|JoI Europe—Index Tradeability Across Asset Classes|
|August 20, 2012 09:54 (CET)|
Index designers must balance two key considerations, representativeness and liquidity, when developing benchmarks for use in investment portfolios, write Xiaowei Kang and Daniel Ung of S&P Dow Jones Indices in the latest issue of the Journal of Indexes Europe.
“In order for an index to be transformed from a passive benchmark into an active investment tool it must be tradeable. The tradeability of an index ultimately relies upon its widespread adoption in the marketplace, and its construction requires the meticulous balancing of often competing factors, which inevitably lead to trade-offs”, note Kang and Ung.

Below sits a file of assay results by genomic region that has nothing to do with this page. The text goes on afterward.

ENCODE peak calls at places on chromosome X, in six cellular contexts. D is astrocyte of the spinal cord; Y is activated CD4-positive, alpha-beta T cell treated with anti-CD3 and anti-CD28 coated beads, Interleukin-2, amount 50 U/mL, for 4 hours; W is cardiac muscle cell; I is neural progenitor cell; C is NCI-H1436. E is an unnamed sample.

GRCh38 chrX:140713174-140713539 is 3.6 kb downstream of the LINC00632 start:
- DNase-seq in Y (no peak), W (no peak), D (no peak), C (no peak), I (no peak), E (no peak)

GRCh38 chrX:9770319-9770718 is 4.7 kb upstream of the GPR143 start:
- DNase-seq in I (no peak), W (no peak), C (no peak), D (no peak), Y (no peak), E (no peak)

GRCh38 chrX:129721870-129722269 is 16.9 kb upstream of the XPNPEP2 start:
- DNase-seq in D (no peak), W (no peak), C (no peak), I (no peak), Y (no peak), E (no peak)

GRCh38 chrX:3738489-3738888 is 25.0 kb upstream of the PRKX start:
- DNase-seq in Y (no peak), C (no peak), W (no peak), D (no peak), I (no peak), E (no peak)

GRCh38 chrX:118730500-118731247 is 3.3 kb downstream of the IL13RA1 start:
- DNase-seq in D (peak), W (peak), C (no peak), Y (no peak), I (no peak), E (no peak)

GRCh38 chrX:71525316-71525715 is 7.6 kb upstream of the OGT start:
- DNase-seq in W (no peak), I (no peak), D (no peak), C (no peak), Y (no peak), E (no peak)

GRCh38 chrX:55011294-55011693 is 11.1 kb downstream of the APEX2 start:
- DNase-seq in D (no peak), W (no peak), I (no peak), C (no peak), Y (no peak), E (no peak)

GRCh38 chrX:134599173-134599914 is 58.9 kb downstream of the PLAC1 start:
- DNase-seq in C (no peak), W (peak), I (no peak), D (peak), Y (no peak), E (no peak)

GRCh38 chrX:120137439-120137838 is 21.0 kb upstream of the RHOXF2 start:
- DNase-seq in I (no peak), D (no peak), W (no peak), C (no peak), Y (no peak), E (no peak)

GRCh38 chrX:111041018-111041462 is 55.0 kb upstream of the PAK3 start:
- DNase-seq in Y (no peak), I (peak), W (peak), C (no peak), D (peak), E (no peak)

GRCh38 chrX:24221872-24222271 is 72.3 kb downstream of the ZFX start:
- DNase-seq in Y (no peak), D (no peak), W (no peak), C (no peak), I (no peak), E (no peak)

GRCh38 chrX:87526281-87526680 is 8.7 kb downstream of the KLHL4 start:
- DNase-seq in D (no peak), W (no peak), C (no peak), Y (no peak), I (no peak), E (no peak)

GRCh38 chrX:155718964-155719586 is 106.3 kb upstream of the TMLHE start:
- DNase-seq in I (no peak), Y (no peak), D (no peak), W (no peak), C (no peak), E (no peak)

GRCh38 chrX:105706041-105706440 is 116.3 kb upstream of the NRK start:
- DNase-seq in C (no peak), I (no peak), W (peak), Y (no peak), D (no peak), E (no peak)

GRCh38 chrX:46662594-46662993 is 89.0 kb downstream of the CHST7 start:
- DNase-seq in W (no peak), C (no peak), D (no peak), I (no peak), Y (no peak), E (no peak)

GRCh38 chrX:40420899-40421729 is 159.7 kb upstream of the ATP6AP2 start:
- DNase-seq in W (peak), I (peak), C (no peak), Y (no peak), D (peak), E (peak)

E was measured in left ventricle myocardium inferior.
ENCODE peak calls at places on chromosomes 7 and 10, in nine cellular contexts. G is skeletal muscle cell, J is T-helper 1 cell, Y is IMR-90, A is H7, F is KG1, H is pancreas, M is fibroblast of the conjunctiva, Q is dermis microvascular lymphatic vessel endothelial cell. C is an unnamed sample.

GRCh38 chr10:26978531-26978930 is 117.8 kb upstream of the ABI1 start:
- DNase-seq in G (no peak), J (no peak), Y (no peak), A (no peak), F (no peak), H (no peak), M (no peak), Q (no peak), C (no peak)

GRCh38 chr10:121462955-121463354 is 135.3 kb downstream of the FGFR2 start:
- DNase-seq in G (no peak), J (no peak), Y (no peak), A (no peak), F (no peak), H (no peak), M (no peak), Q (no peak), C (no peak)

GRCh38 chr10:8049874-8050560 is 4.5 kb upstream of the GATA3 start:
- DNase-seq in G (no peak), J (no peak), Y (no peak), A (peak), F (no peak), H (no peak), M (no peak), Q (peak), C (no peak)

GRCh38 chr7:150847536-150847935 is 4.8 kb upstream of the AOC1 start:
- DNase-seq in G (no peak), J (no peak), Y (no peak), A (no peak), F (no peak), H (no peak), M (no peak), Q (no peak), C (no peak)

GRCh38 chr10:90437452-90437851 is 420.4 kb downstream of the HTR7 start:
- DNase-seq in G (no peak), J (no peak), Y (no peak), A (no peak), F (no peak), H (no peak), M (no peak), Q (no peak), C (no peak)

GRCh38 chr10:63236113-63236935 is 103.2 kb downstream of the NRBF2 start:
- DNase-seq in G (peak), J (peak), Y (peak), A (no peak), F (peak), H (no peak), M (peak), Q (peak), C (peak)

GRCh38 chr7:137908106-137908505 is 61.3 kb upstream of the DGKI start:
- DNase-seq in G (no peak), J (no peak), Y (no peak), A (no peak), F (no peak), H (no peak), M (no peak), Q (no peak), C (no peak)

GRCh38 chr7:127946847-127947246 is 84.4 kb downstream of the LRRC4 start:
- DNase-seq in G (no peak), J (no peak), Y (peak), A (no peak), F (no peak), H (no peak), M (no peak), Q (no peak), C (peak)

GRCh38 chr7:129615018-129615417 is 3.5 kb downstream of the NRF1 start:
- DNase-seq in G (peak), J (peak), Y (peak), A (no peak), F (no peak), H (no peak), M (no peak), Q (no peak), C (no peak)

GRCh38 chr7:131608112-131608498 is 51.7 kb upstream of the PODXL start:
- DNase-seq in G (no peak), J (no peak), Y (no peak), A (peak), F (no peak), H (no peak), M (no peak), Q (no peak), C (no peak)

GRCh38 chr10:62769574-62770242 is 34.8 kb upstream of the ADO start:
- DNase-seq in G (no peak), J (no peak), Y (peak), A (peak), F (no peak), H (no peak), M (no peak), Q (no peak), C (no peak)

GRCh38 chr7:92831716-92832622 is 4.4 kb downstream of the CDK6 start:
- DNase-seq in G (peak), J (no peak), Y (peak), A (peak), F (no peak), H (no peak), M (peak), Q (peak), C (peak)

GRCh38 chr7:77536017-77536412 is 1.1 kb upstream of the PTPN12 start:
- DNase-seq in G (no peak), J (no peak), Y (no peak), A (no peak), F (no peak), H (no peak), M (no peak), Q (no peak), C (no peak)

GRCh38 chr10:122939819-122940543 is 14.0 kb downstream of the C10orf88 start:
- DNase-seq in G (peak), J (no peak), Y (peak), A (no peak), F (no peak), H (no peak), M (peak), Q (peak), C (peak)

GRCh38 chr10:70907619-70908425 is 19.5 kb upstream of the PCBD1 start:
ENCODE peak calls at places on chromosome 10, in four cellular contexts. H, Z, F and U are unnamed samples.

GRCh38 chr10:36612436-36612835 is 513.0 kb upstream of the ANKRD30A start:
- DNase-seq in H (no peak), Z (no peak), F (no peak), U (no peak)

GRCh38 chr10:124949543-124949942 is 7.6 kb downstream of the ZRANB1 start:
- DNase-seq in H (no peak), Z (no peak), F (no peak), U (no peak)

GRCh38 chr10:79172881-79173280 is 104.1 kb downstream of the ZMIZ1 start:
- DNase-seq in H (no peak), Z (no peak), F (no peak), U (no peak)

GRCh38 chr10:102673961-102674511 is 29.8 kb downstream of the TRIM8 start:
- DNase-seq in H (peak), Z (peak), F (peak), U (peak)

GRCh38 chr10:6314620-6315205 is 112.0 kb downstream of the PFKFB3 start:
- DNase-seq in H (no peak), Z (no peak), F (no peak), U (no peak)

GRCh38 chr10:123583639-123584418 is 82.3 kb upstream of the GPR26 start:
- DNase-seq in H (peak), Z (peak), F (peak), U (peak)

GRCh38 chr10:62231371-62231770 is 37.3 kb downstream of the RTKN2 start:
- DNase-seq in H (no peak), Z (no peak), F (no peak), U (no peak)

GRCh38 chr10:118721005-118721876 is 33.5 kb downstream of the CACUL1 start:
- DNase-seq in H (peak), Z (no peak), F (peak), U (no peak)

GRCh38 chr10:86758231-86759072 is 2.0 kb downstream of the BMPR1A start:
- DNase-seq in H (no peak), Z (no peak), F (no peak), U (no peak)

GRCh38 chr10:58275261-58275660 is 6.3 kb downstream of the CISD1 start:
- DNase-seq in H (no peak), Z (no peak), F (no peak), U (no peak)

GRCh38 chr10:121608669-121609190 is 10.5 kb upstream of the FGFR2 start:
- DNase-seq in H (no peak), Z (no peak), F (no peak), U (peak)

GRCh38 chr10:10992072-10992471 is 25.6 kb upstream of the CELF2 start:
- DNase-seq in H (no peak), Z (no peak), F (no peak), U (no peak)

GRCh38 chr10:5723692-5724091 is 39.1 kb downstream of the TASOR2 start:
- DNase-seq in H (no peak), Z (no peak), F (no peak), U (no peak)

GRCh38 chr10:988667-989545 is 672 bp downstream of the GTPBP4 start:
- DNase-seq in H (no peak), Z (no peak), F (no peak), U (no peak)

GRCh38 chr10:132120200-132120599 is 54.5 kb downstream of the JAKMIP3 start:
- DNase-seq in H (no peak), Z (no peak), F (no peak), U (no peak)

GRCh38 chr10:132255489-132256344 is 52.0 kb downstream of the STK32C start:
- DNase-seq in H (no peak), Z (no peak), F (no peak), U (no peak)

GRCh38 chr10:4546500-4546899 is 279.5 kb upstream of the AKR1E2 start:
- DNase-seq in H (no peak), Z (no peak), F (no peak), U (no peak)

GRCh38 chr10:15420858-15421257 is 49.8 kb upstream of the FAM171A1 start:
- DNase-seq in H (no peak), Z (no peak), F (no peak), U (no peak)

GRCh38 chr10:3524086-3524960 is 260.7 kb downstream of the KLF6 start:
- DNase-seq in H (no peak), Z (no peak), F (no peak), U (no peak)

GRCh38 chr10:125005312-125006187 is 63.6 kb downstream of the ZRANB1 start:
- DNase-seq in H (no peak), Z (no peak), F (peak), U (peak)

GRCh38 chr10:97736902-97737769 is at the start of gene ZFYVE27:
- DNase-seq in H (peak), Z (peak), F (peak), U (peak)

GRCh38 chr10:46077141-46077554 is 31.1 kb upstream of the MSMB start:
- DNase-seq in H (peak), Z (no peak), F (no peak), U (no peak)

The way in which these competing factors are reconciled differs between asset classes, note the two authors.
“Traditional asset classes, such as equities and fixed income, can usually reconcile well between the requirement for market representativeness and tradeability. In futures-based indices, the trade-offs involve not only representativeness and tradeability, but also the beta exposure to spot and roll costs. Finally, in other alternative asset classes, such as private equity and real estate, obtaining exposure via equity instruments often comes at the cost of higher tracking error and the inability to access manager skills. For this reason, investors should adopt a multi-dimensional perspective when evaluating index tradeability,” say Kang and Ung.